Emotional Intelligence: The Most Common Misconception for Contractors and Engineers


I teach emotional intelligence to technical people, mostly contractors and engineers.  And the most common misconception is the basic definition of emotional intelligence.  Most folks in construction think that it is about being nice.  Superintendents are afraid that I am trying to turn them into wimps.  They argue that they NEED to be really tough and a bit of  jerk to actually get anything done.  The following link illustrates this misconception:

Construction workers on Emotional Intelligence

As funny as this video is, this misconception about emotional intelligence simply isn’t true.  Emotional intelligence is about identifying and managing emotions in yourself and others for the best outcomes.  This recognition and management of emotions is vital to your own personal health and well-being.  It helps to manage stress.  It is also vital for effective management of people.  The two basic things we learn right off the bat is that emotions are contagious and emotions create energy and can affect outcomes.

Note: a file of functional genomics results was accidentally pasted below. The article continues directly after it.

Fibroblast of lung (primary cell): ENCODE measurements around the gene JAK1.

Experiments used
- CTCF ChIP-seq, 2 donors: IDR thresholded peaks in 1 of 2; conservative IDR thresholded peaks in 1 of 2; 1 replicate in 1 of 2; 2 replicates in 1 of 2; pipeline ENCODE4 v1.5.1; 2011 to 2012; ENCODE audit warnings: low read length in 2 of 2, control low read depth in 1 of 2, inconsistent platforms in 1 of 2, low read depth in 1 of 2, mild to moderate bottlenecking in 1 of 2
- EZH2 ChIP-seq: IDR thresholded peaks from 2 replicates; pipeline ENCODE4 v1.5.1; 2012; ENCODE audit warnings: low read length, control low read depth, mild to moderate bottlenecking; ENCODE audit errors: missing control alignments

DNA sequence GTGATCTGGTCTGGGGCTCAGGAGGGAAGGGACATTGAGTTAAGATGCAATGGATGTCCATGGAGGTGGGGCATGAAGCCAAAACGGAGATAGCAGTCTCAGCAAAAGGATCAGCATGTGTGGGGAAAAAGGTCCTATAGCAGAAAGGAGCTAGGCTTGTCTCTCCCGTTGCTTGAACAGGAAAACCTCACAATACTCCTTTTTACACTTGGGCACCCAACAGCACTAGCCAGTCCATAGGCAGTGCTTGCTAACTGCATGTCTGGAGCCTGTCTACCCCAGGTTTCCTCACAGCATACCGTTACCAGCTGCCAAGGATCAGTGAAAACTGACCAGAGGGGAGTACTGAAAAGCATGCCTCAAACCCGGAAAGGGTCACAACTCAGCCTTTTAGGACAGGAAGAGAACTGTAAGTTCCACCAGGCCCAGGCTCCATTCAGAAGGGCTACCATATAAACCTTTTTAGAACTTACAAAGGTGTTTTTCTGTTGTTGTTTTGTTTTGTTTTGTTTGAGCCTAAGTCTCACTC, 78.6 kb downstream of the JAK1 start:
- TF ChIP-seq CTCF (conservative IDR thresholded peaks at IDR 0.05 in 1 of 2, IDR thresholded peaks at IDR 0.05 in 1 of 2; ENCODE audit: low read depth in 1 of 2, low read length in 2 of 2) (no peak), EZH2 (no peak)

Bear Bryant, the University of Alabama football coach put it this way:  “Some kids need a kick in the pants.  Some kids need a pat on the back.  Sometimes the same kid needs both.  I know which thing to do to which kid at which time.”  That’s a great definition of emotional intelligence. So don’t dismiss it because of the name.  This is powerful stuff that changes people’s lives and company cultures.  I see it happen every day.

So don’t be held back by the term “emotional intelligence”.  Dig into it a bit and see for yourself.  The reason it isn’t going away is that every single day neuroscience is verifying what we intuitively know to be true.  So emotional intelligence isn’t touchy-feely; it isn’t about singing Kumbaya or group hugs.  It’s neuroscience and physics.  It’s about energy and how your brain works.  If you are still skeptical, here is a great video:




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